Sweet and Sour Pak-US Relationship:
What had appeared to be a big bilateral “confidence-building measure” in the ongoing anti-terror war has kicked off strong reaction within Pakistan. On Wednesday ((November 24th) Pentagon informed the media in Washington about a new facility being built up in southwestern Pakistan to house US military officials. “Pakistan Army General Headquarters recently approved a US Office of Defense Representative (ODR) and Coalition presence at the Pakistan military’s 12 Corps HQ in Quetta,” a Pentagon official said during a media briefing, quoting a report submitted to the Congress.
On the face of it, this amounted to a big headway in the uneasy Pak-US relationship. For years, US and western intelligence community have remained seized with Quetta, which they believe the Taliban central command structure – commonly known as the Quetta Shura – uses to plan its militant campaign in Afghanistan. Only days before, Pakistan had, officially, spurned a US request for extending the CIA-led drone campaign into Balochistan and its capital. The drones currently are restricted to the Waziristan region, where the Predator and Reaper unmanned planes have rained hundreds of Hellfire missiles in nearly 95 strikes this year so far.
US has been Eyeing Quetta for a Long Time:
General Petraues, the top US commander in Afghanistan, and other NATO officials view militants holed up in North Waziristan under the protection of the al-Qaeda linked Haqqani Network as well as the “Taliban Quetta Shura “ as a significant source of instability in Afghanistan, where violence tripled during 2010.
Although it would be naïve to believe the US thus far had no security presence there, the new facility in Quetta would provide American military, and presumably, its intelligence community formal access to areas, which they suspect, Taliban may be using for planning attacks on NATO forces inside Afghanistan. This way, a lot of pressure would be off Pakistan, which until attempted, in vain though, to convince Americans that the Shura doesn’t exist in the city. The main ODR is located within the US embassy in Islamabad with sub-offices in Karachi, Lahore and Peshawar. ODR officials in Islamabad sounded pretty upbeat about the permission to operate out of Quetta. “This is a big confidence-building measure and also underscores the confidence of the Pakistani security establishment,” a senior ODR told a media person. This will help both ways, the officer said, requesting anonymity.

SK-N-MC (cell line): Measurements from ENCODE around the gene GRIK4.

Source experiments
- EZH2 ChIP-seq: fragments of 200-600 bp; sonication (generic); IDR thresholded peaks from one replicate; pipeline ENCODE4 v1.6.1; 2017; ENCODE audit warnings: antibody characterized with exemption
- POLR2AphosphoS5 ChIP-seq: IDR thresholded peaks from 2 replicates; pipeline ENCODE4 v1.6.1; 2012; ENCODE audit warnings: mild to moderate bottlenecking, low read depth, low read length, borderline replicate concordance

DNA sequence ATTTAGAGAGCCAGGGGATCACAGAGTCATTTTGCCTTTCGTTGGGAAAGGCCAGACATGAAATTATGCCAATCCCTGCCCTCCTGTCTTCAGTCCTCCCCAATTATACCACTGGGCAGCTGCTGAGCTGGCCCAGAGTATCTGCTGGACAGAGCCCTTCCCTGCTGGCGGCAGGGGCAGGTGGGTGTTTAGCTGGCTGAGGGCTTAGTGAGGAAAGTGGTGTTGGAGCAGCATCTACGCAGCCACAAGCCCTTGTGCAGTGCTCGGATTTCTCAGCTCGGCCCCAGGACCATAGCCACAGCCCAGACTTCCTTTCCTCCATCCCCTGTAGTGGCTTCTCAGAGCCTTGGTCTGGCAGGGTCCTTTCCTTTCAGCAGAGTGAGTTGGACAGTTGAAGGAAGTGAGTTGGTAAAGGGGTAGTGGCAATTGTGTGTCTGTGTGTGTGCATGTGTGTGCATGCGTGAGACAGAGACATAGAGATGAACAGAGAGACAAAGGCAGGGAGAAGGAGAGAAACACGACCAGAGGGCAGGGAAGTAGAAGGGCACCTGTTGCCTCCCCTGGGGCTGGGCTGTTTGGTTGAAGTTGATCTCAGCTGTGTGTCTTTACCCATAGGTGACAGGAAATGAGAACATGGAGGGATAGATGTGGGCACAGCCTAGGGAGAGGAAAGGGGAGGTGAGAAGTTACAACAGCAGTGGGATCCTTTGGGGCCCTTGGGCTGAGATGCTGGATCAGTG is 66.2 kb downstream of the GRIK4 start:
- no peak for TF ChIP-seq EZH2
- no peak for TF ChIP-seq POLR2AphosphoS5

Strong Political Opposition in Pakistan:
But the main opposition Pakistan Muslim League (PML-N) Friday stunned the government and the military by questioning the move. His party also has moved a request for the issue to be discussed in the national legislature. “We are extremely worried about what is happening in and around Quetta and demand a clarification by all those who permitted the establishment of the US facility in Quetta,” Chaudhry Nisar Ali Khan, a central PML-N leader, told media on Friday at the Parliament.
Back & Forth Movement on Pak-US Diplomatic Ties:
Regardless of the occasional diplomatic skirmishes between the two military establishments such as an incursion of a US gunship helicopter into Pakistani territory late September or the latest shelling (Friday morning) by NATO gunships on targets in North Waziristan, both countries seem to have made a big headway in winning each other’s trust, probably as a result of three rounds of the Strategic Dialogue since early this year. The third round took place in Washington between Oct 20-22nd, attended by foreign minister Shah Mehmood Qureshi and the army chief Gen.Ashfaq Kayani. Interestingly, on the first day of the Strategic Dialogue, Present Barack Obama surprised every one with his undeclared appearance to “spell out in unambiguous terms, how he thought the bilateral relationship could move forward,” a diplomatic source had told me then. “The US cannot accept that you support “murderous groups” who are killing innocent Americans and others.” The biggest concern relates to extremists in Pakistan who target US citizens in Afghanistan and US homeland, Obama said as secretary of state Hilary Clinton and the Pakistani delegates heard him in pin-drop silence.
Quetta-permission; a Step Forward?
The permission to establish an ODR facility at Quetta could possibly be a sequel to the Strategic Dialogue, probably a concession by the Pakistan army which is anticipating a stepped-up NATO campaign against militants operating in the Pak-Afghan border regions. It, however, would be interesting to see as to how the government and the army handle the opposition to the expanding operational cooperation between the United States and Pakistan